iPhone: PC Mag Review, Fingerworks, and Jeff Han

Discussion in 'MacRumors.com News Discussion' started by MacRumors, Jan 21, 2007.

  1. MacRumors macrumors bot


    Apr 12, 2001

    PCMag's Cade Metz was given the opportunity to play with the Apple iPhone for 10 minutes at Macworld San Francisco.

    He provides his impressions from his brief time with the device.

    Metz remarked at the ease of use of the Multitouch interface, but during his brief exposure, found the touch-keyboard typing awkward.

    The technology surrounding the Apple's Multitouch technology remains a great source of speculation. DelawareOnline delves into some of the history behind Apple's acquisition of Fingerworks and spoke with Wayne Westerman (founder of Fingerworks). While Westerman declined to comment about a relationship between Apple and Fingerworks due to confidentiality agreements, he did offer this tidbit:

    Meanwhile, Jeff Han, a researcher at NYU, has received a lot of attention due to his popular Multi Touch demo video. Despite ongoing speculation and comments that Han had been somehow connected to Apple's iPhone, Han's research appears to be entirely independent. A Guardian.co.uk article quotes Han:

    Indeed, Han has started his own company (Perceptive Pixel) to market Multitouch technology. NYDailyNews reports the company will start installing big versions of his screen for "film studios and other operations where people can use them as high-tech blackboards to brainstorm on projects".

    The article also reveals that Han will be buying an iPhone "as soon as it goes on sale in June."
  2. justflie macrumors 6502a


    Nov 29, 2005
    Red Sox Nation
    more good news is, well, good. especially from PCmag. people that typically bash people might pay a little more attention to the iphone if it's so highly reviewed in a pc magazine.
  3. darwen macrumors 6502a


    Apr 12, 2005
    California, US
    This would be marketable even to small studios. It really would make editing easy.
  4. Thanatoast macrumors 6502a


    Dec 3, 2002
    Heck, at first I thought they said they were gonna market it as backgrounds to movie studios. Imagine the fun you could have teching out the bridge of the Enterprise with these.
  5. twoodcc macrumors P6


    Feb 3, 2005
    Right side of wrong
    i agree here. more good news is good news...and from a PC magazine....it sure helps Apple i think......bring on the iPhone!
  6. zim macrumors 65816


    Jan 5, 2002
    I have used Jeff Han's Multi Touch system and can say that it is incredible. Knowing that the iPhone is similar to the Multi Touch system makes me very happy (of course I could see that it was similar from the keynote demo but hearing that it feels similar is a good thing).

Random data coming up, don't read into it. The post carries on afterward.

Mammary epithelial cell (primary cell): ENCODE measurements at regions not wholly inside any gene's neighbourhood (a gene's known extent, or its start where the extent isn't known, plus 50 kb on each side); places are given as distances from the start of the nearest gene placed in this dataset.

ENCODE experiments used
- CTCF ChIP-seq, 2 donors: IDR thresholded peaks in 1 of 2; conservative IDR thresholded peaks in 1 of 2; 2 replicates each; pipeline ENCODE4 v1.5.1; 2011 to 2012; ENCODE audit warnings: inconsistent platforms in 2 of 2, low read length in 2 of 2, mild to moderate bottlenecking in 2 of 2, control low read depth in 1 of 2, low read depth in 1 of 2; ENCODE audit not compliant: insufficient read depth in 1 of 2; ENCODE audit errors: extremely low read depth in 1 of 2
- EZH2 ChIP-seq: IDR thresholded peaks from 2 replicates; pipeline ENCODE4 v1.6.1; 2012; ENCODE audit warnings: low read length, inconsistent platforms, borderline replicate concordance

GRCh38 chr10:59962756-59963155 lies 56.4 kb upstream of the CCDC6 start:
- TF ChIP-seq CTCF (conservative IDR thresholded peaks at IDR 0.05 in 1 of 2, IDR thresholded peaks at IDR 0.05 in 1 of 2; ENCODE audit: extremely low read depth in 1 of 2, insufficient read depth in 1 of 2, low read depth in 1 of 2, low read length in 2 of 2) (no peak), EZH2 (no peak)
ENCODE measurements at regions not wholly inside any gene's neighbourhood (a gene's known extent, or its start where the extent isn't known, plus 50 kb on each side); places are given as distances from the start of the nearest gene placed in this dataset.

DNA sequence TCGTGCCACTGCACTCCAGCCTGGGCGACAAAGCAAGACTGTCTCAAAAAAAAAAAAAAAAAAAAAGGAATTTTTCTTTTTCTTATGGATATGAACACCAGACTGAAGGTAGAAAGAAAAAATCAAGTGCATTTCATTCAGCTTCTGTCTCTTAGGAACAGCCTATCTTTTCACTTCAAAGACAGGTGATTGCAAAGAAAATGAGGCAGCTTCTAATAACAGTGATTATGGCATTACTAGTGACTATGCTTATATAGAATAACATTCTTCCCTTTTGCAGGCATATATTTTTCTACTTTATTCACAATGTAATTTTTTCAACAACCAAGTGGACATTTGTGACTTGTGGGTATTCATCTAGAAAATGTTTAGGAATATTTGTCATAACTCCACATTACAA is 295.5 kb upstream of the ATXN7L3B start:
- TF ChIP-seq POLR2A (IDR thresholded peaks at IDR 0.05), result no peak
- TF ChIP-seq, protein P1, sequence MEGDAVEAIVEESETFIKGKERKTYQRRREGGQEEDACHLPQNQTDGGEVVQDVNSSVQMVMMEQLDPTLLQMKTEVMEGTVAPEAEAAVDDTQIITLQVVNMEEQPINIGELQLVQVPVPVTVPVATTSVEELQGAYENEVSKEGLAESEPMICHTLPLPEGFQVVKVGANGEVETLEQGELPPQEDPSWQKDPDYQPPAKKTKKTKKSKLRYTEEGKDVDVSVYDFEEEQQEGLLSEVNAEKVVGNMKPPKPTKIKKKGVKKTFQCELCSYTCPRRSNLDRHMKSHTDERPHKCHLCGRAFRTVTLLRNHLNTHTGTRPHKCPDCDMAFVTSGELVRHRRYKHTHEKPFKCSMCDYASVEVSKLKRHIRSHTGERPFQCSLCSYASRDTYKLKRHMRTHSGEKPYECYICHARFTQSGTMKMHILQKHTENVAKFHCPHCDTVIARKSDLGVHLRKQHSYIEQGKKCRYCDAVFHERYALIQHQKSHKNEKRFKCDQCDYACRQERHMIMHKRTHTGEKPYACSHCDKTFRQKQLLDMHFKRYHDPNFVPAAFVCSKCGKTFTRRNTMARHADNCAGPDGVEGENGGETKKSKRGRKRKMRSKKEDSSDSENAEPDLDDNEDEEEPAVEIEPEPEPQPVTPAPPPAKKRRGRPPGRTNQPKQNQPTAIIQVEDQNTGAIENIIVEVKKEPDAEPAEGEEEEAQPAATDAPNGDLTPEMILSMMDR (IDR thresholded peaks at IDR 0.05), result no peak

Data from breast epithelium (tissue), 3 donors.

7. Doctor Q Administrator

    Doctor Q

    Staff Member

    Sep 19, 2002
    Los Angeles
    It's good to hear favorable comments by the few outside Apple who have gotten to try an iPhone, even briefly. Sure, Apple says their own product is great, but it's reassuring to hear that others like it on first impression too. I'll expect to hear more reviews as time progresses.
  8. sachamun macrumors member

    Oct 21, 2006
    Brisbane, Australia
    I just wonder if the iphone keyboard is actually a little dodgy, or if your fingers merely need a bit more than a rushed 10 minute grope to get the hang of it.

    Also, I found a much better video of Jeff Han unveiling his interface at a conference:
  9. a456 macrumors 6502a


    Oct 5, 2005
    Looks great on the video. I definitely want a computer that does all this and could imagine it even combining in the first instance with a traditional keyboard and mouse/trackpad to increase speed and functionality.

    How long until we see multi touch implemented on Apple desktops and laptops?
  10. whooleytoo macrumors 603


    Aug 2, 2002
    Cork, Ireland.
    I'm actually wondering what Fingerworks actually contributed to the iPhone's development.

    If all they had was a multi-finger touch interface on an opaque surface - well Apple already has that: every MacBook and MacBook Pro has a touchpad which accepts two-finger gesture input (two finger for right click, two finger scrolling, drag-lock, two finger zooming).